Another Hurdle for the Washington Redskins Fight for Trademark Protection

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In June, a group of five Native Americans successfully challenged the Washington Redskins’ trademark as disparaging. Now, the five Native Americans asked a federal judge to dismiss the team’s counter-lawsuit to reverse the U.S. Patent and Trademark Office’s (USPTO) decision. The Native Americans filed a motion in U.S. District Court arguing that the team does not have a legal right to sue the five Native Americans to reverse the USPTO’s ruling.

After the USPTO ruled in favor of the Native Americans, the Washington Redskins organization sued the five Native Americans arguing that “Redskins” is not offensive and that the USPTO erred in canceling the six Redskins trademarks.

The Native Americans now argue that they are not “parties in interest” who can be sued in a trademark case. They contend that they “stand to gain nothing or lose nothing.” The Redskins organization simply sued the wrong party and should of filed its challenge against the USPTO’s Trademark Trial and Appeal Board itself.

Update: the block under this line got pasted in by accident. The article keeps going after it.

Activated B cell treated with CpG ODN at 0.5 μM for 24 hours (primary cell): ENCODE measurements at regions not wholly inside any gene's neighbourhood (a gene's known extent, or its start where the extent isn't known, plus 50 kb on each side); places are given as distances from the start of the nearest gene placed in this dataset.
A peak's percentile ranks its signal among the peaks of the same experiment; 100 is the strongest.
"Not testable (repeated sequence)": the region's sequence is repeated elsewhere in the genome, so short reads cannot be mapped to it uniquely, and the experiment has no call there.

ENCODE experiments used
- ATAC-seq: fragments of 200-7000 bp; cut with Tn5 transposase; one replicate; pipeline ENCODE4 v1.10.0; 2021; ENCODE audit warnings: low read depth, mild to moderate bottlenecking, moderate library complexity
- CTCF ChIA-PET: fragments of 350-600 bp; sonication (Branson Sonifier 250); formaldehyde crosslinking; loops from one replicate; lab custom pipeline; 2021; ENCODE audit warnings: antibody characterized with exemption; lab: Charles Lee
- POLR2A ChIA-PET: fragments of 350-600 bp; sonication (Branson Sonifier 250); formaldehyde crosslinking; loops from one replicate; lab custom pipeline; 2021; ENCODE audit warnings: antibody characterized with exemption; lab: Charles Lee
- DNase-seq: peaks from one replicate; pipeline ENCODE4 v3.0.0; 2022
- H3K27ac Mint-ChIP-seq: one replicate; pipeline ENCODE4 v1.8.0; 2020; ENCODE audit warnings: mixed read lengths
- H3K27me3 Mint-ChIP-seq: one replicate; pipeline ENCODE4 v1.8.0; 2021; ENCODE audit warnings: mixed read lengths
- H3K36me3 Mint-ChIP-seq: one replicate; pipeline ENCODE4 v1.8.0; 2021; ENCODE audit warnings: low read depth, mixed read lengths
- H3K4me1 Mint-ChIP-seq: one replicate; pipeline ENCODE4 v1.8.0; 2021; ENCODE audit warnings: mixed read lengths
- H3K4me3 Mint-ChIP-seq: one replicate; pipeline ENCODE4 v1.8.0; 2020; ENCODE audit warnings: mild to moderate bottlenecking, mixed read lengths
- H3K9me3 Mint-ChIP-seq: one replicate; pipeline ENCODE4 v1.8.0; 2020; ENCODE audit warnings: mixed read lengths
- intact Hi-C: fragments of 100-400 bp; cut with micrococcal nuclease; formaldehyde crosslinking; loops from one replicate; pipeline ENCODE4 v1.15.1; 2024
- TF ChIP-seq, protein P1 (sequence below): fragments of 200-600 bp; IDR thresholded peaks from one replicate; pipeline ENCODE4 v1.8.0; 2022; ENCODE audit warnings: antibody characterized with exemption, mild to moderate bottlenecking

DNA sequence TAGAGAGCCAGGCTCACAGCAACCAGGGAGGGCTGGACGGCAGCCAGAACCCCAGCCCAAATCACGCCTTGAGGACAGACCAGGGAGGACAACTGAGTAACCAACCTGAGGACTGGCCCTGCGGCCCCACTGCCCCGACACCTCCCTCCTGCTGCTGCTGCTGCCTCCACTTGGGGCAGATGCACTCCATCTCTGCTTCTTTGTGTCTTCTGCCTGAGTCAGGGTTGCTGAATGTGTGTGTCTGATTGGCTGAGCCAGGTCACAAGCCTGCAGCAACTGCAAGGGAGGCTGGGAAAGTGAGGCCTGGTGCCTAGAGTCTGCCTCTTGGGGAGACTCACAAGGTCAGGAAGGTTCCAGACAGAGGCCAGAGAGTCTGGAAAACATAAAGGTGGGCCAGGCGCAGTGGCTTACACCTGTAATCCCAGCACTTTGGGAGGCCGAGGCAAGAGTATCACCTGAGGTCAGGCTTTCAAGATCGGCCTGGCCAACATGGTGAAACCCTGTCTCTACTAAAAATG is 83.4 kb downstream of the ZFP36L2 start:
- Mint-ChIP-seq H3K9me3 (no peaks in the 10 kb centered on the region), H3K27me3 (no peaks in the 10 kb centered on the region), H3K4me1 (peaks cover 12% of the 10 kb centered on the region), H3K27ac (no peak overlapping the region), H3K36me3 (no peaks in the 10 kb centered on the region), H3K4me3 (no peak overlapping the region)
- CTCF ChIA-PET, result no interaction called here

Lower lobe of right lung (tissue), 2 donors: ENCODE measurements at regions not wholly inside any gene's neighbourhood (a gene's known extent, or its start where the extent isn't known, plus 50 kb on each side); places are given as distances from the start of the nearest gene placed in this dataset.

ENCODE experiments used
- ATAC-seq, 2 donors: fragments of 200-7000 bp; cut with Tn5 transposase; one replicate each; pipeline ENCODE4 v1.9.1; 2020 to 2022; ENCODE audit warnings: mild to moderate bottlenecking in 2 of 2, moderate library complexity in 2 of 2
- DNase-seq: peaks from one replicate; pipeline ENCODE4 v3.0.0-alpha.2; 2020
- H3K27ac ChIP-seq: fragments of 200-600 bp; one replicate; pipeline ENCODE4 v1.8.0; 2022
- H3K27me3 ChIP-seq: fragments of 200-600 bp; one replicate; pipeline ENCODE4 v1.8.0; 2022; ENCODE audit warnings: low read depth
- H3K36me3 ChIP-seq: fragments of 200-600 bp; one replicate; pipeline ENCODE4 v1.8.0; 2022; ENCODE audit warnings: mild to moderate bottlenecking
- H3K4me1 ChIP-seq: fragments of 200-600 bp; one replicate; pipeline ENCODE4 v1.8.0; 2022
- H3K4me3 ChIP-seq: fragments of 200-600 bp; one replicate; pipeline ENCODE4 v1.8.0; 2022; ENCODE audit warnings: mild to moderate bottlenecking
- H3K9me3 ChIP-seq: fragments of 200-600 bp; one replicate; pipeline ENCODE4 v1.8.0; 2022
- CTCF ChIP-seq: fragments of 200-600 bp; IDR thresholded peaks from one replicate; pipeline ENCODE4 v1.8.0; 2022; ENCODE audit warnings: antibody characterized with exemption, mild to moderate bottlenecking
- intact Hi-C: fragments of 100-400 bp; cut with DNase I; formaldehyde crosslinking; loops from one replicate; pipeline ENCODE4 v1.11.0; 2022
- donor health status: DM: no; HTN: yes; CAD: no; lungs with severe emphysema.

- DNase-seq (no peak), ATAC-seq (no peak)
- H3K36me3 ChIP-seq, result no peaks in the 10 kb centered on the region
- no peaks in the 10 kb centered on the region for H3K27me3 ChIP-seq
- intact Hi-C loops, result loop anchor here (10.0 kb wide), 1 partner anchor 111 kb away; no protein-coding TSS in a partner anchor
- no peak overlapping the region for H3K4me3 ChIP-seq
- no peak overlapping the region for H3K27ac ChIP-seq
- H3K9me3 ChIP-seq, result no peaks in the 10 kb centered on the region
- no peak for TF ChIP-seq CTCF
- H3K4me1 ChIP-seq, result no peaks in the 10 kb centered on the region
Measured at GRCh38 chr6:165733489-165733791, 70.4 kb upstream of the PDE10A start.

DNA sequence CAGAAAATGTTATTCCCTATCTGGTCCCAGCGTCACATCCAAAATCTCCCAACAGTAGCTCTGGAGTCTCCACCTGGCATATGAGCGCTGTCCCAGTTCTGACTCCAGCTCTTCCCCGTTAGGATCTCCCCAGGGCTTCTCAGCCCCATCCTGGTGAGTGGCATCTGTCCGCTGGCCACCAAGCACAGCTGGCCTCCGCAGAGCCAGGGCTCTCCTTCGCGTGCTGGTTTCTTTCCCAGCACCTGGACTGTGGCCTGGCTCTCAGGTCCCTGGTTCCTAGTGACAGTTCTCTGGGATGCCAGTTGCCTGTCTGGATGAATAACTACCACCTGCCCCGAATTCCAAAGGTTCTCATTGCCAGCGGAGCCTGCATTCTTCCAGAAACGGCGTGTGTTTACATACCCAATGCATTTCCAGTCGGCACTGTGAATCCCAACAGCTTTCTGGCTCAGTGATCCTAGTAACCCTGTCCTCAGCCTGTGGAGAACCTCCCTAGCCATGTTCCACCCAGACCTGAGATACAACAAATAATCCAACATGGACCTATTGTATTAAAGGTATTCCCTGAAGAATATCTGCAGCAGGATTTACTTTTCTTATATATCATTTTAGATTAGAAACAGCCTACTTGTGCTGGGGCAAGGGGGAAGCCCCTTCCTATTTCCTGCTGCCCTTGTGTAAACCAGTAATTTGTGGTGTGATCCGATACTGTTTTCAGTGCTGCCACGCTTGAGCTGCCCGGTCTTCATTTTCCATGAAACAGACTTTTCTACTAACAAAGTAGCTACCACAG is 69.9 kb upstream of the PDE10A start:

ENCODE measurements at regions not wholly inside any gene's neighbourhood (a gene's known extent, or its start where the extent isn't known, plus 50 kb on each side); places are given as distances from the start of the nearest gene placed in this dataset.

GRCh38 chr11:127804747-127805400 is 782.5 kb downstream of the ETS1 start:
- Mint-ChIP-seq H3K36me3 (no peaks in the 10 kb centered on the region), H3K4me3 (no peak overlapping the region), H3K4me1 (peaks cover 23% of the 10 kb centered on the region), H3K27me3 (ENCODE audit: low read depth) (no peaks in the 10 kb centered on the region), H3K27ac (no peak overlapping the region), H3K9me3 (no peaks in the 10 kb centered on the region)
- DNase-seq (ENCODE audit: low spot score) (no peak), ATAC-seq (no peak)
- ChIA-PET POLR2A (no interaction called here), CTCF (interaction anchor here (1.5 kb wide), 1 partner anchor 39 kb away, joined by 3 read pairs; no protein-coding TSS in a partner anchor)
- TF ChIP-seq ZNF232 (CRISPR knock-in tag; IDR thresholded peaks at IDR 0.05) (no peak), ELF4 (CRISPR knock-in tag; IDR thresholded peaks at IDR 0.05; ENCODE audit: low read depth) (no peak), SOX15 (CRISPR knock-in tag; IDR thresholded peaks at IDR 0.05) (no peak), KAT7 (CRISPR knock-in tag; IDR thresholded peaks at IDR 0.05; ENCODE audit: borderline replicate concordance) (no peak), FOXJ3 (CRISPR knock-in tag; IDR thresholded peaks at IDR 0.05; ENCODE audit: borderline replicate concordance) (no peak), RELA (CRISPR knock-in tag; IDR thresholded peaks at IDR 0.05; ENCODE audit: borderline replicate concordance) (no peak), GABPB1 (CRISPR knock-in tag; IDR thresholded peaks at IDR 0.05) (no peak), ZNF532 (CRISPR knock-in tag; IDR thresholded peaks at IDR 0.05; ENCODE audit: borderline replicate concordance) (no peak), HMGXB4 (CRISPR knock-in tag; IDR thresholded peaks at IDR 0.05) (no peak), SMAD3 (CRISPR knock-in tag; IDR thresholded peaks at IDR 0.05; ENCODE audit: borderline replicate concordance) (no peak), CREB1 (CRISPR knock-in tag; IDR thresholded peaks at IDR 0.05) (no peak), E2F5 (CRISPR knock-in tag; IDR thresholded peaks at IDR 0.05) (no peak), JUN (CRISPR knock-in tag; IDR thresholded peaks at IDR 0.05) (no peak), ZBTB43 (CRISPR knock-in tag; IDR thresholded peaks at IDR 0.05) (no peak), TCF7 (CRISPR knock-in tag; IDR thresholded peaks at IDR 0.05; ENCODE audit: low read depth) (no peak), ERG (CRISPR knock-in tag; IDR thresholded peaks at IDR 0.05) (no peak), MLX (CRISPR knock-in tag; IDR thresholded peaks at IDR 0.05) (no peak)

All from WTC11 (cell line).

Before a federal lawsuit is heard, the judge must conclude that an actual “case or controversy” exists between the parties. A “controversy” exists when the parties to a case have an interest in the outcome. Here, the Native Americans argue that they have no legal or economic interest in wrestling control of the Redskins trademark for themselves. The Native Americans claim that a “controversy” only exists between the team and the USPTO, which the Redskins accuse of violating First Amendment and due process rights.

Interestingly enough, the Redskins decision not to appeal the USPTO decision to the U.S. Court of Appeals was presumably because that Court already rejected the team’s constitutional arguments in preceding case law.

If the District Court grants the Native Americans’ motion, the Redskins may be out of options to protect their trademark. A USPTO ruling is only appealable 60 days after the decision. Since the Redskins’ trademark revocation came down in June, the team exceeded the 60-day period to appeal. Although the revocation does not prohibit the team from using their name and logo, it does strip away any protection they have in the trademark from third-party use.


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